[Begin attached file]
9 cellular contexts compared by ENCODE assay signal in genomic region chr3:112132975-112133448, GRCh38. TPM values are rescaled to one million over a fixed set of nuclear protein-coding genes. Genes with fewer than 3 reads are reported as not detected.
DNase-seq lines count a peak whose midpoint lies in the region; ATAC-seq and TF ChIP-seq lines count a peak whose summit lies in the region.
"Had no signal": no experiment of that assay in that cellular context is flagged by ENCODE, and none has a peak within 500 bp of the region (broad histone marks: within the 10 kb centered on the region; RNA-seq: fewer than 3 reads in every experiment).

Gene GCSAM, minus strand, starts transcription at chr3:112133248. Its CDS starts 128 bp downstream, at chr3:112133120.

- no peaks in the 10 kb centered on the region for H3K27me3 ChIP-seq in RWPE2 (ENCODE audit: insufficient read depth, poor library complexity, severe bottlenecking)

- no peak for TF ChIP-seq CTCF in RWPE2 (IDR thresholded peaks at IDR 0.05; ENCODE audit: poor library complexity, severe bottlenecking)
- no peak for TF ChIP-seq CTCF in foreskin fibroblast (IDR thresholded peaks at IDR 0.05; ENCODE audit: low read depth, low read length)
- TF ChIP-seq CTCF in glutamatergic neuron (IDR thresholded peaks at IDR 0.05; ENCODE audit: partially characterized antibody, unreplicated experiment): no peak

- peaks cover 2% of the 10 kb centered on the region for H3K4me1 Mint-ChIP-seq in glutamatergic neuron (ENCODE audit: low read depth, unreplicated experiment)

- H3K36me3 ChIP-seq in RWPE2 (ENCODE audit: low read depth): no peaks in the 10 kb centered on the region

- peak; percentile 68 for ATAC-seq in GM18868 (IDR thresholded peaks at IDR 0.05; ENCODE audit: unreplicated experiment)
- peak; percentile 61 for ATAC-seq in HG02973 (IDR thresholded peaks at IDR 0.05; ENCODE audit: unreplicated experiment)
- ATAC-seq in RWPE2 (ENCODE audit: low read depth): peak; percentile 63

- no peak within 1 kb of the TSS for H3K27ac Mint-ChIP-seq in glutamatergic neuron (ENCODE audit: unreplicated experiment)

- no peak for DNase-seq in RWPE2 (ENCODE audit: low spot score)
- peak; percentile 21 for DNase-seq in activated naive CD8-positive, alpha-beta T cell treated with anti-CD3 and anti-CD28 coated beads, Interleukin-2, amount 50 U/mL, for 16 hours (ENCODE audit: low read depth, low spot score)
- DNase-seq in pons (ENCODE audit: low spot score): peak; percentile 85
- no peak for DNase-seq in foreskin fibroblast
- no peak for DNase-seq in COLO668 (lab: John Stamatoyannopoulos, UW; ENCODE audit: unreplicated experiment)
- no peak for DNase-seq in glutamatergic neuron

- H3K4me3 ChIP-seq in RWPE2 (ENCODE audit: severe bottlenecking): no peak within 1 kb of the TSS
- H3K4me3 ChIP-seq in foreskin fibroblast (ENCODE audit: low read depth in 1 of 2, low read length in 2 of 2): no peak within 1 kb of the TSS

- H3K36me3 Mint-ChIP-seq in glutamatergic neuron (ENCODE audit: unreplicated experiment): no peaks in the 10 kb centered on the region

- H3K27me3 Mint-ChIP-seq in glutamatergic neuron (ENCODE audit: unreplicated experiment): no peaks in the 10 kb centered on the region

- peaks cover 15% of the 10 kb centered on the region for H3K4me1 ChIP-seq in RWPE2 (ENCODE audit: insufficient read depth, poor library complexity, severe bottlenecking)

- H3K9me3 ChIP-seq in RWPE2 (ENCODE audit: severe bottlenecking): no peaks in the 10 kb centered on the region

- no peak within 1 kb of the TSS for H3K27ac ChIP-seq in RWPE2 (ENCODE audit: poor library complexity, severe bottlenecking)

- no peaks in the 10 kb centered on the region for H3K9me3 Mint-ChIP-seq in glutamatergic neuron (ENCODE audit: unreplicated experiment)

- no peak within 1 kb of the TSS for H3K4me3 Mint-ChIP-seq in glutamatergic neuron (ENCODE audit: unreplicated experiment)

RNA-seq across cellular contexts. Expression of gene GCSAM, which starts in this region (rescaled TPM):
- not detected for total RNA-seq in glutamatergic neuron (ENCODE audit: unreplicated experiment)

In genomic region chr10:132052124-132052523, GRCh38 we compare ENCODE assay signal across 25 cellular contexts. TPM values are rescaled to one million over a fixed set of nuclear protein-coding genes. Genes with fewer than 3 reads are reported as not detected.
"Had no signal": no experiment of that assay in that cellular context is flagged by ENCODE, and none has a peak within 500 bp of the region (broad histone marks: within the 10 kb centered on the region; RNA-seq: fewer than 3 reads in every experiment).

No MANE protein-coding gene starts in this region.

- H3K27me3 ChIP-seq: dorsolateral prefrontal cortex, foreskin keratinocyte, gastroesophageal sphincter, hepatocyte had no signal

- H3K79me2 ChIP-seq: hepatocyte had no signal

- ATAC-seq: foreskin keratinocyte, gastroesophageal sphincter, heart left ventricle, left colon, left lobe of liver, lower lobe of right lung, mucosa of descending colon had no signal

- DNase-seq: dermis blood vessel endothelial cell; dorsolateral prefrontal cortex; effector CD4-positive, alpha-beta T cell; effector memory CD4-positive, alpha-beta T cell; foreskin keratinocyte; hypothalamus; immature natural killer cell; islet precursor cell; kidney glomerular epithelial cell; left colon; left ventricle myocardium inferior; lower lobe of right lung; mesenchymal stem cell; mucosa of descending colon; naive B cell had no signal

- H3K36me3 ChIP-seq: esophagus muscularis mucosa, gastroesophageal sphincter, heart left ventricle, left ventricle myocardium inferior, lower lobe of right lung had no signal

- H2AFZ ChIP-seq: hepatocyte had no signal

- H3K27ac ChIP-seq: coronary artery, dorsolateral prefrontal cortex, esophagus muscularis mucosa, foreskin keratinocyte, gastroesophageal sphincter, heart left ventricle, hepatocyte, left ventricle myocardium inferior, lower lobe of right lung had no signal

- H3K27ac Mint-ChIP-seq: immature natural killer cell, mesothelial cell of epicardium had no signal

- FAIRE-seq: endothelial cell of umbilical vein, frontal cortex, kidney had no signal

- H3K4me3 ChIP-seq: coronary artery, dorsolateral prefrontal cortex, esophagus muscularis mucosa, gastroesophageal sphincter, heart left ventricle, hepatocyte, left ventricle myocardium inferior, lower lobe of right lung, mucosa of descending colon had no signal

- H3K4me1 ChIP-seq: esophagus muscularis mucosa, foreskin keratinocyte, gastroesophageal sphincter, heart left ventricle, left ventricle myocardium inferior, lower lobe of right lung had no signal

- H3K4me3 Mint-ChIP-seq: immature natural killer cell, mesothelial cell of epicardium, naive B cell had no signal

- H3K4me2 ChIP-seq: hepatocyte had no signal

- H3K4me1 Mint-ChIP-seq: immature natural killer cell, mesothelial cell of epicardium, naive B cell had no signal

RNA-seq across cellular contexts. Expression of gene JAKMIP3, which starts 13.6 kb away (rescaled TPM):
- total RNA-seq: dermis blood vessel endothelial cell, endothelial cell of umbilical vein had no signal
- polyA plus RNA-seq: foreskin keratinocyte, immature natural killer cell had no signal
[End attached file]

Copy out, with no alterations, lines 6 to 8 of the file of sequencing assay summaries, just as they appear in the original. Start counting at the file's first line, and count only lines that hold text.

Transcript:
- no peak for TF ChIP-seq CTCF in RWPE2 (IDR thresholded peaks at IDR 0.05; ENCODE audit: poor library complexity, severe bottlenecking)
- no peak for TF ChIP-seq CTCF in foreskin fibroblast (IDR thresholded peaks at IDR 0.05; ENCODE audit: low read depth, low read length)
- TF ChIP-seq CTCF in glutamatergic neuron (IDR thresholded peaks at IDR 0.05; ENCODE audit: partially characterized antibody, unreplicated experiment): no peak